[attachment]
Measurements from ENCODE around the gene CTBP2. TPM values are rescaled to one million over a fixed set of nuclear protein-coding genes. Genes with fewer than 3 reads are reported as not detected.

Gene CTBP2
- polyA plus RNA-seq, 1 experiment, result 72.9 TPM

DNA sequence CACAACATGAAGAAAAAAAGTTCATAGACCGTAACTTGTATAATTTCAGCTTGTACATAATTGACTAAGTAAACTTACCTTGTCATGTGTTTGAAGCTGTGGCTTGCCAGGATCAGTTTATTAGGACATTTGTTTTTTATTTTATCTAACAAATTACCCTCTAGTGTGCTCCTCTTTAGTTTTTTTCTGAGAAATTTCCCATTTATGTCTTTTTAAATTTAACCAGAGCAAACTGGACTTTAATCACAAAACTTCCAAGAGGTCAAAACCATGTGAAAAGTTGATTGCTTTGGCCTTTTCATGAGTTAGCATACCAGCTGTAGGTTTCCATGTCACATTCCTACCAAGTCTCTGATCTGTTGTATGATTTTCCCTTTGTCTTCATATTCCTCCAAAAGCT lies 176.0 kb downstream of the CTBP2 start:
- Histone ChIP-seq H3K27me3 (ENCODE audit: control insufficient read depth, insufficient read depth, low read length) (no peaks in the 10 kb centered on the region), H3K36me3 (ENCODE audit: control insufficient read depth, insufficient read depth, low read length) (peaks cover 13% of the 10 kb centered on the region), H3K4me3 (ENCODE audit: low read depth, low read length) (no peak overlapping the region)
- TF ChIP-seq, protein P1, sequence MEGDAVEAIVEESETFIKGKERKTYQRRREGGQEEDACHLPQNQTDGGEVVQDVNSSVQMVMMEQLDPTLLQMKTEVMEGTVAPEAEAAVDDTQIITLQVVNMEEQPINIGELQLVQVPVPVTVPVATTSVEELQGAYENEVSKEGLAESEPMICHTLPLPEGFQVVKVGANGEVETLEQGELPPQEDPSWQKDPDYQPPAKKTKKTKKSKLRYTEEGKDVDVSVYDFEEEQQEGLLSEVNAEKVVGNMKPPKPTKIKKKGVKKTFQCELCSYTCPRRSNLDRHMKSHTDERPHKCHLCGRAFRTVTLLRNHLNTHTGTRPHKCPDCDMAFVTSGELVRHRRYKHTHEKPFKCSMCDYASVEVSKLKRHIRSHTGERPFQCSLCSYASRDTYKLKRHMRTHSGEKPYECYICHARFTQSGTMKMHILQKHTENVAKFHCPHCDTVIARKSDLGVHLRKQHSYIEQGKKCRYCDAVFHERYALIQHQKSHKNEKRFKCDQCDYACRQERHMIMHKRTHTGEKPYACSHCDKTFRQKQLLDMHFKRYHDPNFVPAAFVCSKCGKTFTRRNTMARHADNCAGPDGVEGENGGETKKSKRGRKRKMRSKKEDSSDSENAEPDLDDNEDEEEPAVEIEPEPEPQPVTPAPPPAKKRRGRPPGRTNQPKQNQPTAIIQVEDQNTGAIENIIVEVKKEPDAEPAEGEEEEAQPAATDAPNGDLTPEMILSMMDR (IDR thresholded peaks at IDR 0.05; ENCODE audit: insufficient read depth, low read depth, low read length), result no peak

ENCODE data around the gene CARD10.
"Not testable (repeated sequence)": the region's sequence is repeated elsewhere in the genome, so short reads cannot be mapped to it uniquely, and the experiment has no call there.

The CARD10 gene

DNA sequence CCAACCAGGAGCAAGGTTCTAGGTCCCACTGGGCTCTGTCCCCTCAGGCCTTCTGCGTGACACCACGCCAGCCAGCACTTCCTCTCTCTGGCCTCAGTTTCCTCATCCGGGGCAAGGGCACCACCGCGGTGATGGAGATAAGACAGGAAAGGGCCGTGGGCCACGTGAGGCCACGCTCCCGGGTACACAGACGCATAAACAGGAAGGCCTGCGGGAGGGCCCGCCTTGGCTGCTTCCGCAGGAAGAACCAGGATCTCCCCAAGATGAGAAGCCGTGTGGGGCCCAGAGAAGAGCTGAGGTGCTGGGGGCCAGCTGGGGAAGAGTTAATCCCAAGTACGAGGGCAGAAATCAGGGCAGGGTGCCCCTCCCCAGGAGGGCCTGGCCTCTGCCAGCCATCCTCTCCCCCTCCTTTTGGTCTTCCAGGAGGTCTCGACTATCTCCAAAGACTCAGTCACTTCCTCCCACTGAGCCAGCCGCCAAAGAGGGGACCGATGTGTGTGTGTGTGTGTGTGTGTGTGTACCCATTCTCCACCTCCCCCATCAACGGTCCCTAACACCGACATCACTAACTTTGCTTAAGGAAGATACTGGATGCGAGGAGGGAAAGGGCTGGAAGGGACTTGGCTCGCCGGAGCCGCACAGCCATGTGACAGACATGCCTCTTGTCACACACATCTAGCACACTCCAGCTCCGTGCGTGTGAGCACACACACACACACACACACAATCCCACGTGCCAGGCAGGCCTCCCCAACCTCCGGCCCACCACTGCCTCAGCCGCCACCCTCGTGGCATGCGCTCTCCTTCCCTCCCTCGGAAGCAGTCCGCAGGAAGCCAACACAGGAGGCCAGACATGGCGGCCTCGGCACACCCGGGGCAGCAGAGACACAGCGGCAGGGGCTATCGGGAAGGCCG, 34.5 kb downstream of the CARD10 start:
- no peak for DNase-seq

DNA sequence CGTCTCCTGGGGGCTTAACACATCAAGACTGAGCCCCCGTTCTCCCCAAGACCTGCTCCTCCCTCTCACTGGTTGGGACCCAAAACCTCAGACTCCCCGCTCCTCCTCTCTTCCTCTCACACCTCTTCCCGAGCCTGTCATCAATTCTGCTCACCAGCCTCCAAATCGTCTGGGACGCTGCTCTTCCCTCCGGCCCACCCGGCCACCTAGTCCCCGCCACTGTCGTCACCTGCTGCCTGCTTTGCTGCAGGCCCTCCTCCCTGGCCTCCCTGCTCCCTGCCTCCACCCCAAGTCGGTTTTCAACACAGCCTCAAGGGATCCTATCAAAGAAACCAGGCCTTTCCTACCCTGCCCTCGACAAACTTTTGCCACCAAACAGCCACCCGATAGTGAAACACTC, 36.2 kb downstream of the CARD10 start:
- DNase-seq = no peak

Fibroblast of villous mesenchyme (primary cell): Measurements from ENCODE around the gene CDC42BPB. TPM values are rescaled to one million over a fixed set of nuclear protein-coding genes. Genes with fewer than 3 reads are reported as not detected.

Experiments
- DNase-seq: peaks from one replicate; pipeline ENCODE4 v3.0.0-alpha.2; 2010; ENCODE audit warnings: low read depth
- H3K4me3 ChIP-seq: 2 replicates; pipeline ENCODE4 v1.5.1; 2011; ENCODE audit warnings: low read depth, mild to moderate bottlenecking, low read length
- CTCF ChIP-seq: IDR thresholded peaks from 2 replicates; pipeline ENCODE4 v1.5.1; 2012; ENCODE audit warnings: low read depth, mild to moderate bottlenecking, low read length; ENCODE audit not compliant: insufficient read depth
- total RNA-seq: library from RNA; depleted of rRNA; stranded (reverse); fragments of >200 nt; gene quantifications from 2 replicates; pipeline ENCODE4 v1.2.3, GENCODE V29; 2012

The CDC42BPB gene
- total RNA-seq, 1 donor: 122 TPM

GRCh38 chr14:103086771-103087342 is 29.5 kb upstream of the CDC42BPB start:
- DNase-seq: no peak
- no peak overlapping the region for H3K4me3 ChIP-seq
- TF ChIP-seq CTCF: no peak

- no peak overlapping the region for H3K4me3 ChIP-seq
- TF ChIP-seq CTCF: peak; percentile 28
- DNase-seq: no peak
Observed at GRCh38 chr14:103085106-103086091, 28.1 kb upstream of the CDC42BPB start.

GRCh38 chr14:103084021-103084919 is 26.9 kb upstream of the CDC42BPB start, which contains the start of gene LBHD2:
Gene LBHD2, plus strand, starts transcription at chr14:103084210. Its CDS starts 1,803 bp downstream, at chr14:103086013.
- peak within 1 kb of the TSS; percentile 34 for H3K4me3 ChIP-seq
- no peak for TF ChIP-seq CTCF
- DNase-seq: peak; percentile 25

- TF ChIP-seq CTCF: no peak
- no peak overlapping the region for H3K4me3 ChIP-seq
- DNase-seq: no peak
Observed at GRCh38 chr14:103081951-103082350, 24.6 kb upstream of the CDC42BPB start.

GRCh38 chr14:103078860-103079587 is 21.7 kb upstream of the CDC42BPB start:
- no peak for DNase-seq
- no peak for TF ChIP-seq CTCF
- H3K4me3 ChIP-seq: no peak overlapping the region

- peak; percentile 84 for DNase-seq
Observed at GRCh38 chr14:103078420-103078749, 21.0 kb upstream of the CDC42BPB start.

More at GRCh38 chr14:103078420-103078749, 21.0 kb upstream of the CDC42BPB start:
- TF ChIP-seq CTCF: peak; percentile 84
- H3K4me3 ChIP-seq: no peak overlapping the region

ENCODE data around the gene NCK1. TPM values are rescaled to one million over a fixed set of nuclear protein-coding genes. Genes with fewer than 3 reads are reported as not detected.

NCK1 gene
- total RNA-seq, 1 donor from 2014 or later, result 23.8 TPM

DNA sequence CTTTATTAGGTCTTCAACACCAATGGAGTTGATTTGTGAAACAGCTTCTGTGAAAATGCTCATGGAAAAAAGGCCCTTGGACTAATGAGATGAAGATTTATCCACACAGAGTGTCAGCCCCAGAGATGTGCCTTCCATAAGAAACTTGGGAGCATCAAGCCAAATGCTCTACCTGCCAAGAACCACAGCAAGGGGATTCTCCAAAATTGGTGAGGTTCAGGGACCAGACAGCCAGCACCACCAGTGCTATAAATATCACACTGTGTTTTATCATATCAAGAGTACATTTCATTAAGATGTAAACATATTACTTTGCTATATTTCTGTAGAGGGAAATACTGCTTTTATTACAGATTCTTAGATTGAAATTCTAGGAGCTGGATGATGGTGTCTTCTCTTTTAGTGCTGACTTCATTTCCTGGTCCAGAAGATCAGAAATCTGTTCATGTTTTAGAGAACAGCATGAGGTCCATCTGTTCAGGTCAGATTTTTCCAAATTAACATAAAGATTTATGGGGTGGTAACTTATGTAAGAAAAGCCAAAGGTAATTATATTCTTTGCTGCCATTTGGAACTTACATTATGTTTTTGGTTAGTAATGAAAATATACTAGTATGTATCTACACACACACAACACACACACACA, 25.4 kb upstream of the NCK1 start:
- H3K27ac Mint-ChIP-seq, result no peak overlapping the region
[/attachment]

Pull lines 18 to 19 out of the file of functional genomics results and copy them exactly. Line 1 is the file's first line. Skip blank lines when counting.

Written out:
- CTCF ChIP-seq: IDR thresholded peaks from 2 replicates; pipeline ENCODE4 v1.5.1; 2012; ENCODE audit warnings: low read depth, mild to moderate bottlenecking, low read length; ENCODE audit not compliant: insufficient read depth
- total RNA-seq: library from RNA; depleted of rRNA; stranded (reverse); fragments of >200 nt; gene quantifications from 2 replicates; pipeline ENCODE4 v1.2.3, GENCODE V29; 2012